As mentioned earlier, we didn’t reach any one conclusion, but this discussion on the apparently simple and narrow theme of “contamination in music” led us to secondary themes and observations that – in an era when you might expect the opposite to be true – reaffirmed our desire to talk about music, to discuss ideas as well as sounds, and to try to understand one another better and more profoundly.

www.jazzinbess.ch

Guest author Zeno Gabaglio is a musician/composer and a SUISA Board member.

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A discussion on the deceptively simple theme of ‘contamination in music’ provided much food for thought, reaffirming the desire to talk about music and ideas, to try to understand one another better and more profoundly. Text by guest author Zeno Gabaglio

Jazz in Bess: Creating music in the era of contamination

Round table discussion on the theme of ‘Creating Music in the Era of Contamination’: (from left to right) Zeno Gabaglio, Nadir Vassena, Maurizio Chiaruttini (moderator), Gabriele Pezzoli and Carlo Piccardi. (Photo: Giorgio Tebaldi)

Writing a report on an event you’ve taken part in comes with one major problem: the conflict of interest. This most partial of creatures precludes any reasonable expectation of objectivity, so readers are warned that every aspect of the account from this point will be marked by the utmost subjectivity.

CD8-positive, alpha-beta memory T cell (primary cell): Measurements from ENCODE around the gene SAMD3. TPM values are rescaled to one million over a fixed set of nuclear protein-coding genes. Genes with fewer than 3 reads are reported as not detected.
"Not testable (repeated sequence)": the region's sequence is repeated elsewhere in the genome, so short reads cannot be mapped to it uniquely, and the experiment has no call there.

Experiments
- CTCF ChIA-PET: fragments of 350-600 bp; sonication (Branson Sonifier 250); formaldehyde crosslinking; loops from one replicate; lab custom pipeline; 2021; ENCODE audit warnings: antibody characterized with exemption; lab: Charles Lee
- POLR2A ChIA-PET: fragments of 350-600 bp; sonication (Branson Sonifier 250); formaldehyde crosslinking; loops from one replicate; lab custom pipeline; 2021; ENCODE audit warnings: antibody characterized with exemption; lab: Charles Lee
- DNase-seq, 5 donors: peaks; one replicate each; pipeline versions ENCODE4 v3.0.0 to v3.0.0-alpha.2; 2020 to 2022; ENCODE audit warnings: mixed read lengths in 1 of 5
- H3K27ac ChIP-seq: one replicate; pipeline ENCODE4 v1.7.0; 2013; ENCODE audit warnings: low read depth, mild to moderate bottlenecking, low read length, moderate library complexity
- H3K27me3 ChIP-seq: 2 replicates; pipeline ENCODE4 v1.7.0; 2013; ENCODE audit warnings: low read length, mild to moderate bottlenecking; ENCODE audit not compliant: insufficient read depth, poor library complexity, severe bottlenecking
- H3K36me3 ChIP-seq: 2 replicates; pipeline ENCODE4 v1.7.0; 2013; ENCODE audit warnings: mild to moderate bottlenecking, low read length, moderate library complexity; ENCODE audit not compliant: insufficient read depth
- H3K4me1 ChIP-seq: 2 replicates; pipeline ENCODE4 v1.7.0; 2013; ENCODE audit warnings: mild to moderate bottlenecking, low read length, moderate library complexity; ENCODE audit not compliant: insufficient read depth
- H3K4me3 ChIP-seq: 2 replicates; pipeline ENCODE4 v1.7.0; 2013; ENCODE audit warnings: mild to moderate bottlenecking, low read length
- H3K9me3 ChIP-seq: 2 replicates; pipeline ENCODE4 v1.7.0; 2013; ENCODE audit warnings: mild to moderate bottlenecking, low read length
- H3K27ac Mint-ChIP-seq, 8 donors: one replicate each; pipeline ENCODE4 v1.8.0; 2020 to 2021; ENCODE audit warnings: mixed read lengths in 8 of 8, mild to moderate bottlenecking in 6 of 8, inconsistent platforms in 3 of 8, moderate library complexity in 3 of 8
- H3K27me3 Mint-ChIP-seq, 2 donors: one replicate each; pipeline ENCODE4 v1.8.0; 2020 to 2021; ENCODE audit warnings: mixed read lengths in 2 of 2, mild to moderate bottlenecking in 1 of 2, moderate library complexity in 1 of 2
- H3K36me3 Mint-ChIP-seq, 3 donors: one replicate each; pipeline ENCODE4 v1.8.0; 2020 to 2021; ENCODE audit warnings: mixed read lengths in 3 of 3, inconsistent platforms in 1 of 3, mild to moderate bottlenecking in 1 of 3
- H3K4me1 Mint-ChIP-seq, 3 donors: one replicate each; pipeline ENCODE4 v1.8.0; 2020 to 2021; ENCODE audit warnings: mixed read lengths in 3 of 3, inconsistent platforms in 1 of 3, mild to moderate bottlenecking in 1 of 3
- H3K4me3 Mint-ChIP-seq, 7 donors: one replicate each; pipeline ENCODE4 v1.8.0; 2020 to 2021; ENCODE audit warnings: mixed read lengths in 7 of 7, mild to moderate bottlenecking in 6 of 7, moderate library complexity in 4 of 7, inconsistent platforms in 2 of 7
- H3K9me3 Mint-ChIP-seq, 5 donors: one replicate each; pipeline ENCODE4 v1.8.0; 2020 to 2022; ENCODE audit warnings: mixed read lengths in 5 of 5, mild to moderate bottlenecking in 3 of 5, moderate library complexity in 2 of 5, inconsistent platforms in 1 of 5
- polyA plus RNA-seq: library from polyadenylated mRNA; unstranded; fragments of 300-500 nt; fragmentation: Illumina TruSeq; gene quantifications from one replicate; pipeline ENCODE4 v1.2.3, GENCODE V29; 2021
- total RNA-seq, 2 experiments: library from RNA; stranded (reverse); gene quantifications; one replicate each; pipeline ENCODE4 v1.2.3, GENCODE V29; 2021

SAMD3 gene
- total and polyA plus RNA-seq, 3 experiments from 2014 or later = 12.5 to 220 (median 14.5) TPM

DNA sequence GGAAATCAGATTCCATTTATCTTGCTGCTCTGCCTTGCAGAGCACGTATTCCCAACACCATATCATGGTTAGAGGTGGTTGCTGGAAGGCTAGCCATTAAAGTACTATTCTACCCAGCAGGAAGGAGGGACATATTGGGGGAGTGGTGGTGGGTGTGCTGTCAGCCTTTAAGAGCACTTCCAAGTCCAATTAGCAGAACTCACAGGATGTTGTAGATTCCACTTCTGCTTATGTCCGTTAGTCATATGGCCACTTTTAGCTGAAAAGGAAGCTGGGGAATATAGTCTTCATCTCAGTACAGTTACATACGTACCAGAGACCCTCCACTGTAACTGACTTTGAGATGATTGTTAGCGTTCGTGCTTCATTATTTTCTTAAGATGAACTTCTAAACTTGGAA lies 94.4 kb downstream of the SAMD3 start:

But let’s rewind: on 7 June 2019, a round table...read more

Travelling with and inside a space

Place, time and space play a pivotal role in the works of composer, Beat Gysin. In his six-part “Lightweight building series”, he designs spaces specially for the music, enabling him to confront his audience with shifting tonal and spatial experiences. The second part of his elaborate project is due to be brought to fruition from 2021. FONDATION SUISA is supporting this project financially with Get Going! funding. Text by guest author Rudolf Amstutz

Beat Gysin: Travelling with and inside a space

The Basel composer Beat Gysin in a photo taken in 2010. (Photo: Anna Katharina Scheidegger)

Chemistry and music: do they go together? What initially appears to be a contradiction in terms makes complete sense in Beat Gysin’s biography. Although he grew up in a family of musicians, Gysin took the decision to study chemistry as well as composition and music theory. The scientific approach and empirical evaluation of an experimental approach are just as important to him as the musical element. “I never wanted to be famous because of my music. I always wanted to find answers with my music and within it”, explains the 50-year-old Basel resident.

His catalogue of works is impressive. Even more impressive, however, is the way in which he brings his compositions to the performance stage. Gysin moves systematically beyond duplication and sound recording. Place, time and above all space are obligatory elements in his performance technique. In this respect, Gysin is far more than “just” a composer and musician. If you are to ultimately understand the Gysin Universe, you must firstly apply such definitions as researcher, architect, facilitator and philosopher.

“I am actually a philosopher at heart”, he adds. “It’s a matter of awareness, and I notice that the space in which music is performed has lost importance in its overall perception. Nowadays, people regard the music as being detached from its performance”, he adds and in so doing refers to a key point in his work: the systematic interplay between space and sound. “If you take one of my pieces out of the space, then this is almost as if you were creating a piano solo from an orchestral work. You know the notes, but do not hear the orchestra.”